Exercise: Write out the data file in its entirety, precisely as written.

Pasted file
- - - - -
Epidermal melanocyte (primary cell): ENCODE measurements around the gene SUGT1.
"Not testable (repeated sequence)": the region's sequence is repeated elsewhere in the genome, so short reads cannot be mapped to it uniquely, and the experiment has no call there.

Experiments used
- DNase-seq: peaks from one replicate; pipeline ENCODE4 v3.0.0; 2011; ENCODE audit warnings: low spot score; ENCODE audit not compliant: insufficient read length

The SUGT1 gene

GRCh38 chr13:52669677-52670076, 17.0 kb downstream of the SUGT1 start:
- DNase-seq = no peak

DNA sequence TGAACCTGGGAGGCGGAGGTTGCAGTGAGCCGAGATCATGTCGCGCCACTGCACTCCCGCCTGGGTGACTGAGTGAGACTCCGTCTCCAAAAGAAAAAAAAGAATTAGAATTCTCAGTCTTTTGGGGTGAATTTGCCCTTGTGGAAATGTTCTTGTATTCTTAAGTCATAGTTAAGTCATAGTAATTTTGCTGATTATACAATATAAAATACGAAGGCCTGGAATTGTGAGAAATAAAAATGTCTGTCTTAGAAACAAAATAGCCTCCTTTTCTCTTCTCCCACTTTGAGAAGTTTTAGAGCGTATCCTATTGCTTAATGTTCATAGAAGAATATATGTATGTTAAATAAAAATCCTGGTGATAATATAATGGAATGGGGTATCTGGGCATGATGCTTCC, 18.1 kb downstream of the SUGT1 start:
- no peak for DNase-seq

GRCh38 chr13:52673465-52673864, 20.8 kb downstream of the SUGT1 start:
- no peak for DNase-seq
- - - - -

Epidermal melanocyte (primary cell): ENCODE measurements around the gene SUGT1.
"Not testable (repeated sequence)": the region's sequence is repeated elsewhere in the genome, so short reads cannot be mapped to it uniquely, and the experiment has no call there.

Experiments used
- DNase-seq: peaks from one replicate; pipeline ENCODE4 v3.0.0; 2011; ENCODE audit warnings: low spot score; ENCODE audit not compliant: insufficient read length

The SUGT1 gene

GRCh38 chr13:52669677-52670076, 17.0 kb downstream of the SUGT1 start:
- DNase-seq = no peak

DNA sequence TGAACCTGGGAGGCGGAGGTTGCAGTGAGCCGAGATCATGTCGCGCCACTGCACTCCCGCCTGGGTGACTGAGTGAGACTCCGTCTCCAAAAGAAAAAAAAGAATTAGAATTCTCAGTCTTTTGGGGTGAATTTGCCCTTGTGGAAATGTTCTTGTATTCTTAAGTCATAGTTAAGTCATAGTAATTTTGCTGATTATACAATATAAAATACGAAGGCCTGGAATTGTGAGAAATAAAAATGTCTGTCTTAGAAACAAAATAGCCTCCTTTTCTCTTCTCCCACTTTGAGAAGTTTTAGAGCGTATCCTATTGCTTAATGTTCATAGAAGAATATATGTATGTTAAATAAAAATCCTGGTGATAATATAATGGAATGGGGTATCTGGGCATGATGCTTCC, 18.1 kb downstream of the SUGT1 start:
- no peak for DNase-seq

GRCh38 chr13:52673465-52673864, 20.8 kb downstream of the SUGT1 start:
- no peak for DNase-seq